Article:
Learn. Make. Sell. All about clutches.

4 things that can help your clutch handbag business …


Ever noticed how car dealerships are always placed next door to each other?  In each of your towns, car dealerships can often be found on a strip right next to one another. What about clothing stores like The Limited, The Gap, Ann Taylor, and all others all in the same shopping mall or shopping center?

Doesn’t this hurt their business … to be next to their competitor?  Isn’t it counter-intuitive?

Do they know something that you don’t?

There’s actual research that explains the reasons why car dealerships and retail stores have benefited from having their businesses right next door to their direct competitors.  You can read the research in its entirety by clicking wp447, or I can sum up a great advantage that you and all handbag makers can take advantage of.

The gist of it is “taste uncertainty” by the consumer, where the buyer is not really sure of her tastes.  So when a few businesses selling similar items are concentrated in a geographical area, the buyer has a higher probability of finding what she likes.  That also increases the sellers chance of selling something.  With this concentration of stores, the buyers also perceives that there is “price cutting” due to competition so they are more likely to shop there.

Now this is true of brick-and-mortar stores, but what about online shops?

This is the same reason why aggregators like and and have continued to experience major growth on the net:  they provide that concentration — a one-stop shop — for buyers.

How does this apply to you?

So to those of you selling your clutches on venues such as arts and crafts shows, Saturday markets, and Etsy, take note:  your fellow handbag makers are not necessarily your competitors.  In fact, they may even help you and your business grow.

You are really competing for the eyes of the ones who go on Etsy (as I do) not knowing what they’re looking for but stumbling upon something that catches their eye through a recent listing, a treasury find, or through the time machine.  You are really competing against other sellers selling products to your potential customer such as jewelry, home goods, and other accessories.  I have gone on Etsy looking for a pillow or some other household good and ended up with a bird ring — something that didn’t even enter my mind.  I have been on Amazon looking for a book and ended up with a Backyardigans DVD.  How does that happen?  Taste uncertainty wins out again!  I will always spend my money at an Etsy store or with an Amazon seller.  So those sellers have increased their probability of getting a sale by being with other sellers rather than going it alone.

BUT your products are hand-made goods, and buyers have come to expect high quality, uniqueness, and personal customer service.  You don’t have to compete on price, because what you’re selling are not commodities.  They are one-of-a-kind creations and Etsy buyers are looking for that.  What you do is entirely unique and cannot be found anywhere else.  And there is a certain cache to that.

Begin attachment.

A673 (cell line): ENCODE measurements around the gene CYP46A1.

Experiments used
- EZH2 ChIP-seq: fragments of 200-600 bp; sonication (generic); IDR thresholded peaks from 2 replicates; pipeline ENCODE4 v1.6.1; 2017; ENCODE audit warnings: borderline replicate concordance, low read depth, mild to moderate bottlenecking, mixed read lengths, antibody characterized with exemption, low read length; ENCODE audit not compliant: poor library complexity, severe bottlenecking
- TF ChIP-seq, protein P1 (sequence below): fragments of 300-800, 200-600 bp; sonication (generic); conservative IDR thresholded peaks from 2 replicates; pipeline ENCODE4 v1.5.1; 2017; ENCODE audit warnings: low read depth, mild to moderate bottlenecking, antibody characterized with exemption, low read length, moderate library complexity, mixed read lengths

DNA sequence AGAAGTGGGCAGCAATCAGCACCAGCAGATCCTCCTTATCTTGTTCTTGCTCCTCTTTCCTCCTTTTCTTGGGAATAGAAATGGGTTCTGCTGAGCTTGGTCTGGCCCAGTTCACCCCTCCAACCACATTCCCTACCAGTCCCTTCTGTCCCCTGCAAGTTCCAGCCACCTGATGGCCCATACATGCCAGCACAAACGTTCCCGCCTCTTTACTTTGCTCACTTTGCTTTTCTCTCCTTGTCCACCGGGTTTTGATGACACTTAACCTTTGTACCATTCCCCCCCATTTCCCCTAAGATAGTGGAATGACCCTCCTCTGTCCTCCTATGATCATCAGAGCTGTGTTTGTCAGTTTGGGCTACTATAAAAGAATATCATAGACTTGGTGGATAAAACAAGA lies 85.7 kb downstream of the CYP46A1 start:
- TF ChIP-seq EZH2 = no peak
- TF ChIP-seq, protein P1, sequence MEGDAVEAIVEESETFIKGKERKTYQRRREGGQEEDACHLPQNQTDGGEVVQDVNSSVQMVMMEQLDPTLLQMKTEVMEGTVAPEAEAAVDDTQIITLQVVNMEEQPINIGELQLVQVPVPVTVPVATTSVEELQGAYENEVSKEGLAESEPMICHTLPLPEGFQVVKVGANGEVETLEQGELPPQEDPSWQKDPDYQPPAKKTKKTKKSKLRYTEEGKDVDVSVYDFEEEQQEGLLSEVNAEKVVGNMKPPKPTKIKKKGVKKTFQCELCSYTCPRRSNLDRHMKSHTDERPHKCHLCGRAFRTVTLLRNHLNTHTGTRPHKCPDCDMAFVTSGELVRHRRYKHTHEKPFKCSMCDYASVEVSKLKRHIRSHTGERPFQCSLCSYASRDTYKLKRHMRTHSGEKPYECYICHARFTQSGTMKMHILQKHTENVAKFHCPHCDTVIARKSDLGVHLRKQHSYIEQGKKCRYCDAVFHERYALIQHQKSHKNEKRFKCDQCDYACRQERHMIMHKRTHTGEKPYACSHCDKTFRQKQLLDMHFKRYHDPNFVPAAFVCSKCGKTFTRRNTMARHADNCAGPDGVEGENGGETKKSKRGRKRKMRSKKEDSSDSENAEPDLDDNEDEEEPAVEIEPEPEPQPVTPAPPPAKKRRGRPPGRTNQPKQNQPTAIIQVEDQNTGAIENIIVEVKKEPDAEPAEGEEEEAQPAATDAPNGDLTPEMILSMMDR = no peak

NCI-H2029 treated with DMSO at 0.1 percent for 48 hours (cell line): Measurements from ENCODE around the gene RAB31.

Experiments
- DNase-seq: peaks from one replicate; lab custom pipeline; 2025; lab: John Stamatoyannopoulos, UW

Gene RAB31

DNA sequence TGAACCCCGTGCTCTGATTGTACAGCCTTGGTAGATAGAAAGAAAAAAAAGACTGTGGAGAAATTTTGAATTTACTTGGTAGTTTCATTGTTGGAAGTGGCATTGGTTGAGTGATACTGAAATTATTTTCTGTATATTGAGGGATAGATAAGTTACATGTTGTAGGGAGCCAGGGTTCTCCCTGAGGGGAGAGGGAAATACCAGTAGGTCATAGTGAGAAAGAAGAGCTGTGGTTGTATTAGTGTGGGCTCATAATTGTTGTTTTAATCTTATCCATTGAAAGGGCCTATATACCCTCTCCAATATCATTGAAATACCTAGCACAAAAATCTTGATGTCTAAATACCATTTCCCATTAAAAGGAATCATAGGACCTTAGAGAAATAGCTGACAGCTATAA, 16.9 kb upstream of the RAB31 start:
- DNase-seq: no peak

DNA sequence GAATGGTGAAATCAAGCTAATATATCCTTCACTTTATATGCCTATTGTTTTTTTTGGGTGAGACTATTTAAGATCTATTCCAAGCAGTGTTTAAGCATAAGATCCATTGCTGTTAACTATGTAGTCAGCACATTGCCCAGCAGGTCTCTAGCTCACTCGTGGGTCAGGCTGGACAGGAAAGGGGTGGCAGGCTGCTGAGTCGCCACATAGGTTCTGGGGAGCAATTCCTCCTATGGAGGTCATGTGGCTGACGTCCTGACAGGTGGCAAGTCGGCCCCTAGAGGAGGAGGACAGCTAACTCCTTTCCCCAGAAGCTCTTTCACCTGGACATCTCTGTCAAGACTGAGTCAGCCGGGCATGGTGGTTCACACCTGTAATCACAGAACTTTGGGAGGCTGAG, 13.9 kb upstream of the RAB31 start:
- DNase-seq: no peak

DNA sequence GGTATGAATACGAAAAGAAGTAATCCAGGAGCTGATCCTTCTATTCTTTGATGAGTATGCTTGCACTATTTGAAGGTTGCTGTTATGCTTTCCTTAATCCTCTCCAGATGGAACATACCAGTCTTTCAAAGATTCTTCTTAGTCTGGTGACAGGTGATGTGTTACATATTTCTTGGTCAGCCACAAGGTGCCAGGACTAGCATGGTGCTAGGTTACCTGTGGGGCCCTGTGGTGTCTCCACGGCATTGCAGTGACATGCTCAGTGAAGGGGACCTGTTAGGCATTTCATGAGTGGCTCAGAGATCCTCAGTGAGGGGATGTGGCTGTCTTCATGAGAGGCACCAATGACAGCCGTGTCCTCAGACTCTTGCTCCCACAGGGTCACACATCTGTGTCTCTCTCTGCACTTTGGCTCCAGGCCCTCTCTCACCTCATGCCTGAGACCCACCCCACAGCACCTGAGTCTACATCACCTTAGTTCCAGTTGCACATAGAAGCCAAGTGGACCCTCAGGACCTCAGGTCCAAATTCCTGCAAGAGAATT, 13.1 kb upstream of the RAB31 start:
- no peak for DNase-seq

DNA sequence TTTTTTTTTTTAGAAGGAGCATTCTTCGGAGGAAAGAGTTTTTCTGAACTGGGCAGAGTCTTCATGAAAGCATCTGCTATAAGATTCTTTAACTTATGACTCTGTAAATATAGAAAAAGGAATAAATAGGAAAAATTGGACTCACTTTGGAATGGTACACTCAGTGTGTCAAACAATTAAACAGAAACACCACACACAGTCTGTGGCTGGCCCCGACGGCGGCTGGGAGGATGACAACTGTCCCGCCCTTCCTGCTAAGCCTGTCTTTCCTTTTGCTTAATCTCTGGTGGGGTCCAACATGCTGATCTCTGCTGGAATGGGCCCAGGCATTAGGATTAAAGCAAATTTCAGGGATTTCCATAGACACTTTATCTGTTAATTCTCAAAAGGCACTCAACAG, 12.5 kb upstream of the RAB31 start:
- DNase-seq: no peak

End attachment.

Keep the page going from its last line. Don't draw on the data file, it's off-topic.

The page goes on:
So some tips for those who sell at venues with other handmade artisans whether at a craft show or Etsy:

*Don’t compete on price. Offer a fair price for your work and sell, sell, sell on the craftsmanship and creativity that your two hands created!

*Offer something unique that stands out from others. Conversely, please honor and respect copyrights, designs, and trademarks by not making the same things that other sellers have.  No, the market is not flooded with clutches though you may think it is.  It’s still in its infancy.  But DON’T worry:  how many pairs of black shoes, jeans, or handbags do you have in your closet?  There are still untold creative ways to design your clutch to fulfill someone’s wish.  I’ve yet to find a black dress to suit me but I know it’s out there!

*Have your table next to, or near, other handbag sellers. At a crafts show where there are rows upon rows of tables and booths of goods, take advantage of this consumer phenomena and be near others in your category.  I often know right where the concentration of jewelers are and head right to them.  The one outlier that’s in the opposite side lost down a row will not be visited again.


And to tie this altogether, one of the frequent questions I am asked is “Where can I buy your clutches?” “Who sells clutches made from your frames?”  or “Where can I buy clutches made from your frames?”

My seemingly esoteric blog about clutch-making has had over 8200 hits and continues to increase daily as my search engine ranking has gone up.  I would like to start offering a page that has links to websites and Etsy shops whose sellers make their clutches from my metal purse frames.  (As you all know, I have an Etsy shop for finished clutches that has been mainly for show since I sell mainly off of Etsy, though my sister has recently listed her clutches in my shop as well.)  I simply do not have the time to make enough clutches to sell on Etsy since what I do make, I sell locally and regionally.  I only have enough time for private orders.  Brag time, I just made clutches for a bridal party of 6.  Check them out!

Bridesmaid clutches using my antique brass with loops and matching purse chains!